Illogical Apple Logic?
In the August 1984 issue of COMPUTE!, the ANDing and ORing of numbers was explained in the Readers' Feedback section. I tried doing some of the examples on my Apple IIe but I never got the result I expected. For instance, I POKEd the number 15 into location 7, then typed POKE 7,PEEK(7) OR 240. When I checked location 7 by typing PRINT PEEK(7), the result was 1. This also happened when I tried to AND a number. Why is this happening?
On most computers, the BASIC statement PRINT 240 OR 15 gives the result 255. However, Apple (and Atari) computers have a different way of doing the logical operations AND and OR.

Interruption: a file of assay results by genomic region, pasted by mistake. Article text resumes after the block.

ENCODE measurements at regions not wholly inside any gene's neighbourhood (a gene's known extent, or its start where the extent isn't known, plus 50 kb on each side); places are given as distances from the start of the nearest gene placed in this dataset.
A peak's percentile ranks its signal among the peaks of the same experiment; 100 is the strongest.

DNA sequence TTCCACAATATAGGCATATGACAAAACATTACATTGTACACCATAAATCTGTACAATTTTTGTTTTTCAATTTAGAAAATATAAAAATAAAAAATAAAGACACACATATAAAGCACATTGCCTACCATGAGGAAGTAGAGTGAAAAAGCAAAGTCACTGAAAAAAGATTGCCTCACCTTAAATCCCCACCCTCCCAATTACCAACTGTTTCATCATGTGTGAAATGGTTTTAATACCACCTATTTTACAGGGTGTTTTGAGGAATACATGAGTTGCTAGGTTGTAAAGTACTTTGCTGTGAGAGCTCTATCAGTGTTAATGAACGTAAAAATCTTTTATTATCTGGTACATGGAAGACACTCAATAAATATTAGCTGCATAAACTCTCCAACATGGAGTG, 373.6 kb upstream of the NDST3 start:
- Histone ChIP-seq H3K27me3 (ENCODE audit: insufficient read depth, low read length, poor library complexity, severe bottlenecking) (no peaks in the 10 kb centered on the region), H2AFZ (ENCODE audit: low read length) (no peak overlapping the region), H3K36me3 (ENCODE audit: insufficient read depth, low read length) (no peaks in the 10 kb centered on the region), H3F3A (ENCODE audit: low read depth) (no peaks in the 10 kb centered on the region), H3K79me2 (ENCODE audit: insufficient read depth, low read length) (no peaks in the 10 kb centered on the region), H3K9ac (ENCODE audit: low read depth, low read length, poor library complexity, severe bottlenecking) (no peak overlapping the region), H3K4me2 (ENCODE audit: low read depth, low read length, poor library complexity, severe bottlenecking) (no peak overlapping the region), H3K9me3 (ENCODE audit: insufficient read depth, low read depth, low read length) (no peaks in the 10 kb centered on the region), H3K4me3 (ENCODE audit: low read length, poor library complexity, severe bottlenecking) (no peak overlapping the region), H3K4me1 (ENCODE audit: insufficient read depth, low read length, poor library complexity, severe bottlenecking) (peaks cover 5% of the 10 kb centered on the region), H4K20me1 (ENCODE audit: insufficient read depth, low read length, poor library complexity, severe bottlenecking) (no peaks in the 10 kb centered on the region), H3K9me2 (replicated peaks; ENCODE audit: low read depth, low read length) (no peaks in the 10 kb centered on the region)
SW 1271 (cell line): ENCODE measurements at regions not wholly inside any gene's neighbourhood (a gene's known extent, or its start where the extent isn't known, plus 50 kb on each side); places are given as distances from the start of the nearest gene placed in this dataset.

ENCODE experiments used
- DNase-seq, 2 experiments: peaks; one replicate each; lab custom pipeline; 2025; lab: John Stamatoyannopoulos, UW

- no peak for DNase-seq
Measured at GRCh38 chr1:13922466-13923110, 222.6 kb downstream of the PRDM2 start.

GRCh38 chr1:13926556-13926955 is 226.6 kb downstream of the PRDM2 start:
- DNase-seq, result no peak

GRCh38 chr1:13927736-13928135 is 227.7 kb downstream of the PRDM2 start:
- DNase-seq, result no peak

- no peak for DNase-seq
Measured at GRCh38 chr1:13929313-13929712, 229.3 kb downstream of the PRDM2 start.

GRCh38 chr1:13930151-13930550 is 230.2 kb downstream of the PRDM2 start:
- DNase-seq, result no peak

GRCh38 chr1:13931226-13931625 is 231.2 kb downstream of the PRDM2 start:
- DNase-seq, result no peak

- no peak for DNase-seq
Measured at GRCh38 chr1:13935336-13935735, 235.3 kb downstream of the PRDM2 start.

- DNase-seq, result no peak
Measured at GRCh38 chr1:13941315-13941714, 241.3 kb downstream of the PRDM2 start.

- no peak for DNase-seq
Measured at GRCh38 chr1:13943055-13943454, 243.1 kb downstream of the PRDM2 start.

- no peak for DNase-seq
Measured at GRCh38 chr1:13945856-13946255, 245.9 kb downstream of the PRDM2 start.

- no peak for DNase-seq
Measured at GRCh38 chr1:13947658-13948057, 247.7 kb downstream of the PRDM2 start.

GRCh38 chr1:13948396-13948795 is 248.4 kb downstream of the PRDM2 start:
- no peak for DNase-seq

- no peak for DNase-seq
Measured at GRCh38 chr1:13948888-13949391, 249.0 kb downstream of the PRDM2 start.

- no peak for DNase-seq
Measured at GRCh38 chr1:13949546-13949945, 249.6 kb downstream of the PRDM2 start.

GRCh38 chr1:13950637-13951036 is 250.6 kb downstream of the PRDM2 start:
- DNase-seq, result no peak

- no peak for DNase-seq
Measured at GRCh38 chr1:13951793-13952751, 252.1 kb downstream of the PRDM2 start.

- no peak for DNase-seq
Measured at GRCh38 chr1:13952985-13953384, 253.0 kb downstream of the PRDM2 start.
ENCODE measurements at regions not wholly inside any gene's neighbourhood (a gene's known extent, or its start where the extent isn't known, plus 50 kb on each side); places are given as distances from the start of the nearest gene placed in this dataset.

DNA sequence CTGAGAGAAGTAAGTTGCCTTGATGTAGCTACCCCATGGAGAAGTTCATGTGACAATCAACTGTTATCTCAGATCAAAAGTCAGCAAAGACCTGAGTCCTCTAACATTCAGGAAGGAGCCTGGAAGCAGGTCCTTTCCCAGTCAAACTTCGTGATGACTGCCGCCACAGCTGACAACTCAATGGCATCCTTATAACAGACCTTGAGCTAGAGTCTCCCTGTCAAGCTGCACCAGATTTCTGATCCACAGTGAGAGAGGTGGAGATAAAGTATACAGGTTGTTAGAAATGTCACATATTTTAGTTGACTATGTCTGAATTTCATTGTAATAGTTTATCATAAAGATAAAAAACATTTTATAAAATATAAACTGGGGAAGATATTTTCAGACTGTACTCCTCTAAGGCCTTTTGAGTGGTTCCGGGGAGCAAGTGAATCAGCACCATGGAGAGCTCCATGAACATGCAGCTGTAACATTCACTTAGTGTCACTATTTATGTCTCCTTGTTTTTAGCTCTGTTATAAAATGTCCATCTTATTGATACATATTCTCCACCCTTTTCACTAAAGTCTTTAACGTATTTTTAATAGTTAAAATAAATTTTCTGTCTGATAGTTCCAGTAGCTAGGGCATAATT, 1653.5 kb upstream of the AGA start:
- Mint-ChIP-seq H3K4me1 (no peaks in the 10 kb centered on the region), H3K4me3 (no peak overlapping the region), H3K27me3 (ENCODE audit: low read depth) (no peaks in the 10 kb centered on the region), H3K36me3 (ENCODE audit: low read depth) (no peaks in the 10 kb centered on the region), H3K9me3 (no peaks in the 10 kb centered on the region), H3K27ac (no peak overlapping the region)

Instead of doing a separate AND or OR for each bit of the two numbers, Apples do only one logical operation, treating each of the numbers as a single logical value. A number whose value is zero is considered logically false. Any other value is treated as true.
The result of an OR operation is 0 only if both of the numbers are 0. An AND operation gives a result of 1, meaning true, if neither of the numbers is 0. Apple's representation for true is also unusual. Most computers use—1 to represent a true value, but Apple has chosen to use 1.
None of this is important in the situation where logical operators are used the most, conditional statements such as:
10 IF A<B AND A<C THEN PRINT "A IS BIGGEST"
Here, the Apple behaves the same as any other computer. The difference matters only if you want to operate on individual bits of a variable or memory location.